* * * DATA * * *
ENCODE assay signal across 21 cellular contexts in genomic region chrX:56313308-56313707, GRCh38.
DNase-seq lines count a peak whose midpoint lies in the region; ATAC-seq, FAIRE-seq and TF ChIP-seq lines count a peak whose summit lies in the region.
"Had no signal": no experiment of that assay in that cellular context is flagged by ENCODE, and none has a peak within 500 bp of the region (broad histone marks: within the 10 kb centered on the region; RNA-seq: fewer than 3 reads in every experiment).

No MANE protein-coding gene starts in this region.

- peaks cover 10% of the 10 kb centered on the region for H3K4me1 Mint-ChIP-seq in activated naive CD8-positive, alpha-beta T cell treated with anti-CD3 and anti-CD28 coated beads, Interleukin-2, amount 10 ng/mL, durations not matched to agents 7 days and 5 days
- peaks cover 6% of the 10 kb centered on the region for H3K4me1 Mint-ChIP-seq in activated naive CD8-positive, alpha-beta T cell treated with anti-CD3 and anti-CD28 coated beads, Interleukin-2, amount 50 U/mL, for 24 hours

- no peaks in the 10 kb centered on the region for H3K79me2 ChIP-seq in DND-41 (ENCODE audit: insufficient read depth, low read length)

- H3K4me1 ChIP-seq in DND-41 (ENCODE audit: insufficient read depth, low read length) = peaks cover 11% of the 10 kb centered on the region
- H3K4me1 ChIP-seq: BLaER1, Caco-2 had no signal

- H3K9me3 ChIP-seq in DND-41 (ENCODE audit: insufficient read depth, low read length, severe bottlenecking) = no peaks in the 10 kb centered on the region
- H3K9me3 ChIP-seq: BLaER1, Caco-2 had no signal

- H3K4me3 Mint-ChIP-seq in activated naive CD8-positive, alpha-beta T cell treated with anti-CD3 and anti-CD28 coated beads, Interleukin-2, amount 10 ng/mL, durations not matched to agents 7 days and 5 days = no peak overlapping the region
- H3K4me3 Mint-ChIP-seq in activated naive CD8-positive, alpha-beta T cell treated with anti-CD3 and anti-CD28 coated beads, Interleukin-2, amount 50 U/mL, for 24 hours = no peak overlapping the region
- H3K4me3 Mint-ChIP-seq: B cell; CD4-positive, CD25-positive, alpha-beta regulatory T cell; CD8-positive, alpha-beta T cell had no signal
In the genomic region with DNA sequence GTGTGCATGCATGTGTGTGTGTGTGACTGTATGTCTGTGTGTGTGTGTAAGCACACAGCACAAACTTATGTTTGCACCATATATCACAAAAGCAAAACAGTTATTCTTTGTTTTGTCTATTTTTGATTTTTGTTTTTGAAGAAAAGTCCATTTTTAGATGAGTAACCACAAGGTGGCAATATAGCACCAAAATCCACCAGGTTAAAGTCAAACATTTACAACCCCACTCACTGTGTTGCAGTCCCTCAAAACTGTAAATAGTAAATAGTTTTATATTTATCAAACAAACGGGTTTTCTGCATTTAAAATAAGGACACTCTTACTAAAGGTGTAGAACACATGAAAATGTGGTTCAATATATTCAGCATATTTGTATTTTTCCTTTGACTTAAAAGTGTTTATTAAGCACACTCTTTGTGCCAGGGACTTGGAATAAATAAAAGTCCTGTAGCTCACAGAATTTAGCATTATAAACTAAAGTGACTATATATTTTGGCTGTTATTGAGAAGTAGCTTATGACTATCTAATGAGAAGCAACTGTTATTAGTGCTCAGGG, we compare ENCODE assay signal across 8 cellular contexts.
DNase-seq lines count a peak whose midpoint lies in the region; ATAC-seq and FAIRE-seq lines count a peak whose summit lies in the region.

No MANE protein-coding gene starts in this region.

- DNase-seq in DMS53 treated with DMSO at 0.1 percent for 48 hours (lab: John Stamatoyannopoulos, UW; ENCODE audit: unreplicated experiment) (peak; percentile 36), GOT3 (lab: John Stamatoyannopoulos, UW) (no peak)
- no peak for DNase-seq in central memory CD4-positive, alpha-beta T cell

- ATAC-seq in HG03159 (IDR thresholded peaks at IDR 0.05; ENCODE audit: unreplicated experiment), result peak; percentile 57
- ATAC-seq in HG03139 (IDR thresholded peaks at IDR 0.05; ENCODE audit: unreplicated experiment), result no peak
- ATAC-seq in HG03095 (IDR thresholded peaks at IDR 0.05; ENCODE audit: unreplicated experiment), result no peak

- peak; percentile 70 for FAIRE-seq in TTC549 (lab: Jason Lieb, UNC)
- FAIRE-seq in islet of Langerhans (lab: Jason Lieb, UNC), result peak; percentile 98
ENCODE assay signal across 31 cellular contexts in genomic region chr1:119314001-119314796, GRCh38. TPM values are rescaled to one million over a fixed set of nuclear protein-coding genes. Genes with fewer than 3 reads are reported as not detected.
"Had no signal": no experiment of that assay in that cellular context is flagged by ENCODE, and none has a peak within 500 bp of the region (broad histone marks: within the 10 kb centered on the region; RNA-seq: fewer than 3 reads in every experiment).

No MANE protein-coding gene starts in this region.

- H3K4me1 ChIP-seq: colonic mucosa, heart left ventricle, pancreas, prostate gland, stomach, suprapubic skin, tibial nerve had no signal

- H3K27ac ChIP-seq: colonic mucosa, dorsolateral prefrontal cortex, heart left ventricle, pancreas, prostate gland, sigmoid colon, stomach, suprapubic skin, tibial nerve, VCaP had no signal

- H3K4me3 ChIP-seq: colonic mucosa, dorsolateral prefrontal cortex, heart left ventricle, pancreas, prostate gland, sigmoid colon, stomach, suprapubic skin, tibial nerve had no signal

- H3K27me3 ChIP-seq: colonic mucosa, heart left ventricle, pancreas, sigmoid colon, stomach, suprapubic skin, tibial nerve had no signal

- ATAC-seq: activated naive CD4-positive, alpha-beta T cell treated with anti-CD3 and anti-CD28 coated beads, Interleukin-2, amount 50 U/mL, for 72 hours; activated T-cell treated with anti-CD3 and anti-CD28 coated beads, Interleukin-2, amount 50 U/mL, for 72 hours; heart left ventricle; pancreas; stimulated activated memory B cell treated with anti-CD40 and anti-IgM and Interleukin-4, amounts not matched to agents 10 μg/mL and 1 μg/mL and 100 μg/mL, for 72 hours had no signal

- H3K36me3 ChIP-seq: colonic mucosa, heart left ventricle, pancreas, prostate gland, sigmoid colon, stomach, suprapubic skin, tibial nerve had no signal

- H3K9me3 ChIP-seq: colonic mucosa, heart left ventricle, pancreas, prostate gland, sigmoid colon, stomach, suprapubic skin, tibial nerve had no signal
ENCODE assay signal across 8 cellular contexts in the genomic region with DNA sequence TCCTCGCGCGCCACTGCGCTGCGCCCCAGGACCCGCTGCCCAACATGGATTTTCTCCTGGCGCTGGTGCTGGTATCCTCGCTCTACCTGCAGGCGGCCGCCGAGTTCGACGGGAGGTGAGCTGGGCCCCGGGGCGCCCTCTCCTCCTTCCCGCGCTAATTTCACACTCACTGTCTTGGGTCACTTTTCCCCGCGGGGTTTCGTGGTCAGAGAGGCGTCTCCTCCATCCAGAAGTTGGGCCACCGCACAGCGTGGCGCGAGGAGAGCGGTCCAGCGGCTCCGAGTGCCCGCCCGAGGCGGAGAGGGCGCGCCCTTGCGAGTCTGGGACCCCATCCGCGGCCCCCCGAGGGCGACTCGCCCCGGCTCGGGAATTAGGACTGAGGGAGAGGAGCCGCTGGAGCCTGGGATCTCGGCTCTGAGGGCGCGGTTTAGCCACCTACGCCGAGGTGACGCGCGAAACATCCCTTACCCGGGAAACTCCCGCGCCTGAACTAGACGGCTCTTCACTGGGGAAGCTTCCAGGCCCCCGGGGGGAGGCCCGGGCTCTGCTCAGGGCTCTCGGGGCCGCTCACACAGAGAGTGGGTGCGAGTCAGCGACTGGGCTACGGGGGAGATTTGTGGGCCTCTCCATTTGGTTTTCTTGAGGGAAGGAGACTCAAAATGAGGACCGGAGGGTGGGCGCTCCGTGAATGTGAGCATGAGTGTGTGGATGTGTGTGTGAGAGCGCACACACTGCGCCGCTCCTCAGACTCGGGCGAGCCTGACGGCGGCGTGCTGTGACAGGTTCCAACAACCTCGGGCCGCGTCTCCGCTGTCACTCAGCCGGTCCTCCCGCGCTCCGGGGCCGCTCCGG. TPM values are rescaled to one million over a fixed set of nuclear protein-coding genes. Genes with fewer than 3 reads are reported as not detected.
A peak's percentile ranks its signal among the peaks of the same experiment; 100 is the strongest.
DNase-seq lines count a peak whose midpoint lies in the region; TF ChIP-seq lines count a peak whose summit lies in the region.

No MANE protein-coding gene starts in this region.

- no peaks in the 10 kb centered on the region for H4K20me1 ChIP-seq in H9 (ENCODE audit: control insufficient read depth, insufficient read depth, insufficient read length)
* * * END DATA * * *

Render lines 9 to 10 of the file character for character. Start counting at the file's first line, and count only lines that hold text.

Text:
- H3K4me1 ChIP-seq: BLaER1, Caco-2 had no signal

- H3K9me3 ChIP-seq in DND-41 (ENCODE audit: insufficient read depth, low read length, severe bottlenecking) = no peaks in the 10 kb centered on the region